07/02/2015 at 02:17 •
When you have limited programming skills it's hard to chose a platform for your project. I've been tossing options around in my head the past few weeks, trying to think of what processor I want to control the radio.
I've been debating between going the traditional AVR route with something like the AtMega1284p, but I've also considered stepping it up a notch and using an ARM processor of some kind.
Using an AVR would mean I know exactly what I'm doing and would be right at home in the Arduino IDE. However, the only problem with using an AVR as a main control unit would be the limited processing speed. This would mean a low screen refresh rate as well as a rather laggy user interface and sluggish control.
Using ARM would put me out of my comfort zone. It's a whole different league, and I've never even touched something like the Arduino Due or the Teensy 3. However, with clocks upwards of 50mhz running a user interface and controlling the functions of the radio would be no sweat. Additionally, more program memory would mean better graphics and more features.
It's still completely up in the air at the moment. I'd love to hear input from the community, because in the scope of things I really don't know very much about MCUs at all.
That's all this week. Stay tuned!
06/20/2015 at 03:24 •
Short update this time, as life has intervened and I haven't had too much time to work on the project.
This week I updated the user interface concepts to be a bit more "modern" utilizing some google material design concepts and some cleaner lines. I like it and it should feel right at home with the devices of today.
The Channel screen was updated to show more information as well as have better visibility on the rather small (2.2") screen.
Same deal with the frequency mode. Better visibility and cleaner, sleeker look.
That's it for this week! Stay tuned!
06/15/2015 at 14:44 •
Well, I've been slowly gathering more and more information for this build, and I've come to the decision that we really don't need two of the DRA818V modules to make it work. The delay between RX and TX is only 20ms according to the datasheet, and from what the internet has to say it's only a bit longer than that in real-world tests. This is plenty fine for a basic FM VHF radio, and it's certainly good enough for something that aims to be made for around $100.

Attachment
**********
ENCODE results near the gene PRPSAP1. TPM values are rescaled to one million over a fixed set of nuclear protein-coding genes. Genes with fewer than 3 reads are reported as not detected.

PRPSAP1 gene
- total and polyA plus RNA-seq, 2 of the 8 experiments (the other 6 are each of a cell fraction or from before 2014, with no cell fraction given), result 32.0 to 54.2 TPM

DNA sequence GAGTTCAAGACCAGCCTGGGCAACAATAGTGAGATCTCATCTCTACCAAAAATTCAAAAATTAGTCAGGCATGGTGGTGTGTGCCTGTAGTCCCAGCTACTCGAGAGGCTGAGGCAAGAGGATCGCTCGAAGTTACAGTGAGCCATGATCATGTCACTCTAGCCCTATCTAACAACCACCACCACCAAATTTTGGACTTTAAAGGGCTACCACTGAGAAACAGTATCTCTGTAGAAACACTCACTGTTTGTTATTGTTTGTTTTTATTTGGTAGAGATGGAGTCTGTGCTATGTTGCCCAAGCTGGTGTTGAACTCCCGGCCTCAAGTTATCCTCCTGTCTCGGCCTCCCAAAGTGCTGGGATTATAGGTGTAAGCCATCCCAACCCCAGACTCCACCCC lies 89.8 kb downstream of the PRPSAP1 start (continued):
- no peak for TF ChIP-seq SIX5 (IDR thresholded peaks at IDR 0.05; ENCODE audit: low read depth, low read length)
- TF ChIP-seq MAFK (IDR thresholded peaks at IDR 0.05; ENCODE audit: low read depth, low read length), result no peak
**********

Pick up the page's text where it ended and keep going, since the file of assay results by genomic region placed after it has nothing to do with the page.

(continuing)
That's all, just a short update this week because I don't have much else to report on.
05/28/2015 at 13:45 •
Connectors, connectors, standards and pinouts, and no two companies can agree on one.
I want the radio to be able to use a wide variety of microphones to keep with the easy-to-use theme, but it seems there are as many microphone connectors and types as there are radios. Even within a manufacturer's own product line 2, 3, or 4 different microphone styles are used.
Enter the solution: RJ45, or it's common name, the ethernet plug.
Yep, that guy. From browsing around forums and reference sites it seems the venerable RJ45 plug is one of the more common types of plugs for mobile radio microphones. But of course, we can't expect companies to agree on one standard pinout for it though, right? Yes, it seems each microphone from each company uses its own special pinout.
For the early development of this project, I've settled on using the microphone pinout used in several kenwood radios, which goes as follows.
This pinout is used in the microphone handsets with the keypad on them, as seen above. However while you would think you could enter frequencies with that keypad, it's actually only used for dialing DTMF codes (the phone beeps).
I really wanted to use another pinout from Kenwood, this time the connection for the TM-271A which allows for full utilization of the keypad for setting frequency, channel, and all kinds of goodies. Here's that pinout.
The devil is in the details. You can see above that Pin 8 is used for keypad serial data, however there's no documentation as to what kind of communication there is between the microphone and the radio itself. I don't have one of these microphones, or a logic analyzer for that matter, so unless there's more information out there about this serial line it looks like entering frequencies will have to be done by hand.
That's all for now. Stay tuned!